COMOX, B.C. – Just in time for the legalization of recreation cannabis, a new operation has broken ground in Comox.

Anandia, a subsidiary of Aurora Cannabis Inc. is behind a new “Cannabis Innovation Centre” just off of Knight Road, near the Comox Valley Airport.

“Earlier this year, we heard that there was a company interested in setting up a research and development facility at the property next to the traffic circle in Comox on Knight Road,” said Comox mayor Paul Ives.

“They’re a couple of local people who are based in Vancouver now, and are moving their operations here to the Comox area because of the relatively affordable land and the opportunity to construct and expand a research and development facility.”

A sign located on the property, displaying some of the project details. Photo by Justin Goulet/Vista Radio

Anandia focuses on the science of cannabis with two sites in Vancouver. The company has 42 staff members, including 31 scientists, according to Comox project coordinator Nick Page.

The company works on cannabis testing, to ensure the safety of consumers, and breeding of new cultivars.

The Comox project will focus on Anandia’s plant breeding work

The first phase will consist of a 21,000 square foot greenhouse and a 10,500 header house that will include offices, lab space, meeting rooms and electrical gear to power the greenhouse.

According to the company, future phases will “likely include more greenhouses, as well as support buildings, labs and offices.

The site will be fully fenced and gated and monitored as per Health Canada’s security regulations.

Heatherbrae Builders out of Nanaimo is the general contractor with sub-contractors from the Comox Valley and other parts of Vancouver Island.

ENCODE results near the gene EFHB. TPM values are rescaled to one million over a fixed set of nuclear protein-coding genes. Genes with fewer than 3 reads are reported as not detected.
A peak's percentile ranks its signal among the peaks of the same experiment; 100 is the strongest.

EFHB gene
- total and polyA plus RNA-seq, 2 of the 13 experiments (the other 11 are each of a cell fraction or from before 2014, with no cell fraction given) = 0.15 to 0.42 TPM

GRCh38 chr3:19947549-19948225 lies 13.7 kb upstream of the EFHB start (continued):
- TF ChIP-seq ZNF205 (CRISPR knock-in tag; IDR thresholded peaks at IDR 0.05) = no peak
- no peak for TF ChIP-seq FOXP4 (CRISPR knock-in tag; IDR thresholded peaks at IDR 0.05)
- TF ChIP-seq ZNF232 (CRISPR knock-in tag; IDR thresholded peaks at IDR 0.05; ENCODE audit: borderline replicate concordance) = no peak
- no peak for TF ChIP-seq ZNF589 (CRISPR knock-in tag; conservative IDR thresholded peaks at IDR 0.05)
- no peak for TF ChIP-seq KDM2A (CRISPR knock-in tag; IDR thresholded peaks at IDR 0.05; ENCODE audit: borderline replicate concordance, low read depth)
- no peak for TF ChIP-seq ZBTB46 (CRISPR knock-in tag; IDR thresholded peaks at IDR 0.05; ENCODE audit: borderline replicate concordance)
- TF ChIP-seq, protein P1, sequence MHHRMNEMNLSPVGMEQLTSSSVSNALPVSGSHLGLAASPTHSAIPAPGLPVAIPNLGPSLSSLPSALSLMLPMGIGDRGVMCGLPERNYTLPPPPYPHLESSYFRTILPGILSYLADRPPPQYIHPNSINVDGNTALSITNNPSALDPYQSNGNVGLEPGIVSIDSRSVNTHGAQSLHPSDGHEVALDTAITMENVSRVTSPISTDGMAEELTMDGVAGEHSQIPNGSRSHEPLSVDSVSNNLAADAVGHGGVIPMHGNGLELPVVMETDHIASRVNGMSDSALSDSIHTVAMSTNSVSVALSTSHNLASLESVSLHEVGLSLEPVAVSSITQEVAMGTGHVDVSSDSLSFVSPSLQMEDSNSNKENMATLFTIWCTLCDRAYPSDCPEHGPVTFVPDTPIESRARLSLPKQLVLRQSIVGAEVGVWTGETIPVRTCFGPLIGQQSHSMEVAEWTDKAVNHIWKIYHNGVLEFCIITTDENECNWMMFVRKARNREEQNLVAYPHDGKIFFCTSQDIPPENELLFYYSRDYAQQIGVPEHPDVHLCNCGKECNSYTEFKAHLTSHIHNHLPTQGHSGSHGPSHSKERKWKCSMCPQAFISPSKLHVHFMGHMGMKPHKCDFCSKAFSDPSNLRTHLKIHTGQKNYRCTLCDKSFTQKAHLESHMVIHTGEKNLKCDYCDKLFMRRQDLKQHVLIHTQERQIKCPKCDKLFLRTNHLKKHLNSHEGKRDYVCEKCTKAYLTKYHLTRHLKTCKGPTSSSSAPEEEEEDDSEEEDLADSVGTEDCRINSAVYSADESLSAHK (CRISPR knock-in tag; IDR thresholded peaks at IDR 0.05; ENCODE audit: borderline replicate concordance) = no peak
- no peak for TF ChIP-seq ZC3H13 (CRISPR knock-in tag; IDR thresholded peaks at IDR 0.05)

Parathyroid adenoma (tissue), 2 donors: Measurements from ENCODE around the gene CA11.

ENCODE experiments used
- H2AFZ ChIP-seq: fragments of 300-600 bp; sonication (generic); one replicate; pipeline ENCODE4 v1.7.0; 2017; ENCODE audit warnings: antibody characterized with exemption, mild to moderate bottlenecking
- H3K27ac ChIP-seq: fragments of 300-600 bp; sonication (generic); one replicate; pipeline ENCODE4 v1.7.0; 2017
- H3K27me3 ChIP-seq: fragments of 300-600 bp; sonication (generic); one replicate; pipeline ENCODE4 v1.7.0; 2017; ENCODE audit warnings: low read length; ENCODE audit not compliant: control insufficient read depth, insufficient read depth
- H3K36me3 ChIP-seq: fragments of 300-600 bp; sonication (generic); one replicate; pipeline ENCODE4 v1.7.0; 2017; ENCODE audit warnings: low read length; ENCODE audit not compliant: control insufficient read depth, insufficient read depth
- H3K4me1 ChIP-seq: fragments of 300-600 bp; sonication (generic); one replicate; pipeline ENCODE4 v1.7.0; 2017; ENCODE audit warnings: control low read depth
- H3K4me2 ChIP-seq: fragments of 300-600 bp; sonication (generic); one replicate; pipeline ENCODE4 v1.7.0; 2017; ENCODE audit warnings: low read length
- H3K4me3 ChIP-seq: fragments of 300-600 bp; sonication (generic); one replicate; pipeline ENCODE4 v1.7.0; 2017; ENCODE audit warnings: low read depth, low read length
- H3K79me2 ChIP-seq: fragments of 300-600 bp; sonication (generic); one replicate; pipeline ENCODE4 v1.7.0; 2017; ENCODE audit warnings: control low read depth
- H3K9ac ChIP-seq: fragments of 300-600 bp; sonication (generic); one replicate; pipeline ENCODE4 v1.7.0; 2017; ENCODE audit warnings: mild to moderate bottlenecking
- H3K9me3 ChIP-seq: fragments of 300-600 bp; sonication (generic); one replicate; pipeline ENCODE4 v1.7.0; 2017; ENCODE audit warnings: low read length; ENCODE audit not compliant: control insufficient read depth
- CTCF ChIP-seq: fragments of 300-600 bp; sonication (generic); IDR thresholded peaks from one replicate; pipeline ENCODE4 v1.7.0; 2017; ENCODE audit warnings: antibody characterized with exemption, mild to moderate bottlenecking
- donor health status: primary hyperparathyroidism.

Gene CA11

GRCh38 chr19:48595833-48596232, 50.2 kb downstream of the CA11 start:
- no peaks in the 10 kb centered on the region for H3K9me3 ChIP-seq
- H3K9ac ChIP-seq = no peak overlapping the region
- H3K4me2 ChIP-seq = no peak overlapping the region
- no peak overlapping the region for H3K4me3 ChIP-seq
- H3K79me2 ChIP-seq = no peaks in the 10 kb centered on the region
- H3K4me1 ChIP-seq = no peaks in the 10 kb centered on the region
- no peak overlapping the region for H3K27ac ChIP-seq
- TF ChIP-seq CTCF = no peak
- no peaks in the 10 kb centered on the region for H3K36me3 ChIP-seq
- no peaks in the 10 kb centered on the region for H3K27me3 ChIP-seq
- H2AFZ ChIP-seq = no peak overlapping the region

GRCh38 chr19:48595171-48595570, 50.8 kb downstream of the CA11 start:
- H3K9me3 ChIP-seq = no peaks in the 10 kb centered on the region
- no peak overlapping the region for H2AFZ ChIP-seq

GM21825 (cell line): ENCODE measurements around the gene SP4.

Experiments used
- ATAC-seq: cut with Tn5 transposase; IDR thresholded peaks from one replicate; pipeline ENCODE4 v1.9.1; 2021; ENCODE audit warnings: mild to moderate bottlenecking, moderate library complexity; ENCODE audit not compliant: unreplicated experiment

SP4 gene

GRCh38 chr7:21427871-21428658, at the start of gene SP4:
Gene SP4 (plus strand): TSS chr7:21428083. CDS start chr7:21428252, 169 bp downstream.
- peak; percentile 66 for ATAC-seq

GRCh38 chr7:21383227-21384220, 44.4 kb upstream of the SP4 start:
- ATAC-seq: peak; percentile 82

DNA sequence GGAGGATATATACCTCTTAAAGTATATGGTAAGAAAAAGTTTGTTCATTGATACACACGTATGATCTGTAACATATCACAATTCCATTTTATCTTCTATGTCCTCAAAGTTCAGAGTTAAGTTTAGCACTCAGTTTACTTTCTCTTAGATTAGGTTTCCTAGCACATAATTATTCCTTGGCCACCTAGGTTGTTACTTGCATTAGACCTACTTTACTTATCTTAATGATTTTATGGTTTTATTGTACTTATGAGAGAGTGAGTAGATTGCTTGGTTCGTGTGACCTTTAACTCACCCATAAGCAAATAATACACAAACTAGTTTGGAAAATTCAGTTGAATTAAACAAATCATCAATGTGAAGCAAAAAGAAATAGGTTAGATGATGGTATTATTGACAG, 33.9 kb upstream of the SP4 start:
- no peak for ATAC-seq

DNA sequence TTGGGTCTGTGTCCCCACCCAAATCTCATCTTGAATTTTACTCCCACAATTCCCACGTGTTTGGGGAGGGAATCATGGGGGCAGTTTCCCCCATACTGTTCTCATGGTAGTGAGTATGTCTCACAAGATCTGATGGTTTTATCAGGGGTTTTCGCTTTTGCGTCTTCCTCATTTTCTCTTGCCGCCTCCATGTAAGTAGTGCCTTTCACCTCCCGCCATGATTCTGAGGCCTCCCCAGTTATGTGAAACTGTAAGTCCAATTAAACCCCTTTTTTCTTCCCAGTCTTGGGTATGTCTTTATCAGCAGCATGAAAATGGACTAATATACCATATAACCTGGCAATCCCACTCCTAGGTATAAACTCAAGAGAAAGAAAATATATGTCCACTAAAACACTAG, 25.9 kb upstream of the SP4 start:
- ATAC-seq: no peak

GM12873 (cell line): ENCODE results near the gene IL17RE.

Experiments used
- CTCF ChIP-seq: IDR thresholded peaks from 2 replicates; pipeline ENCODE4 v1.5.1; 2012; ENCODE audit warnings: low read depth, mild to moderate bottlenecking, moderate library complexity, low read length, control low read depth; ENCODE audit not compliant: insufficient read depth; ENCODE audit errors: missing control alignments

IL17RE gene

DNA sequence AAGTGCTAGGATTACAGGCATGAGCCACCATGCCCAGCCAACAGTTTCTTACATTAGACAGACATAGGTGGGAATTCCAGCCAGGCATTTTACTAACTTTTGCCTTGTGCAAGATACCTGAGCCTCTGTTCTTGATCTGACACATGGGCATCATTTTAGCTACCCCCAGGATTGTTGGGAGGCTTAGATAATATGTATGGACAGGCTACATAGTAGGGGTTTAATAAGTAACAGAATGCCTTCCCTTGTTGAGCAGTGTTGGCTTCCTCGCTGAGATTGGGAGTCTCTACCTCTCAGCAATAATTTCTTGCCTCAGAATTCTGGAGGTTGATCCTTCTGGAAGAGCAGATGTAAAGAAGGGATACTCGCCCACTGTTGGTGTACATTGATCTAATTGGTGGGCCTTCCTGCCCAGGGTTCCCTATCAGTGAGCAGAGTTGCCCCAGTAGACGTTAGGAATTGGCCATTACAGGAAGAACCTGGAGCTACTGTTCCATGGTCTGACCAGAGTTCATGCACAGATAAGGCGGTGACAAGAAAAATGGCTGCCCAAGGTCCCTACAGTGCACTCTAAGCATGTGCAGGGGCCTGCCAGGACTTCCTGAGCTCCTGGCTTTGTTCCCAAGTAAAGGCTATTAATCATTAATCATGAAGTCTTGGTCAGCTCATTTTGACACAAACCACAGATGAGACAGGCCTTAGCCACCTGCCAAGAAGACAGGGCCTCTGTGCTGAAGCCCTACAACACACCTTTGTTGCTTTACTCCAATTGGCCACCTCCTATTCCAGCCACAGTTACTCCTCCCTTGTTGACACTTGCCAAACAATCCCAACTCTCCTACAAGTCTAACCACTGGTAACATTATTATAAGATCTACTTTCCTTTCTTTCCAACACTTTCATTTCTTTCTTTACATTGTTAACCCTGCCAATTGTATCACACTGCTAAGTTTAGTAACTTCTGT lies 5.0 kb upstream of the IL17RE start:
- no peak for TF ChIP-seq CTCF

Ives said the town has been in contact with Anandia in regards to the project.

“Council was asked just to approve the stormwater management process that they’re going to employ. Otherwise, it was already pre-zoned by council of a previous time to allow for that kind of use, essentially a light industrial use,” he said.

He said the facility would have a positive impact on Comox, and the entire Valley.

“We understand that there could be as many as 30 relatively high-paying jobs with people who have PHDs and other qualifications doing the research. So they’ll be moving here, buying houses and contributing to the local economy,” he explained.

“When you combine that with the fixed wing search and rescue facility, which is another 70 high-paying jobs, that building is under construction at the base, so that’s a significant boost for the local economy.”

As for concerns about smell in the area, the company said that they are going to use two types of filters to remove odour from the air.

The first phase of the project is slated to be completed by June 2019.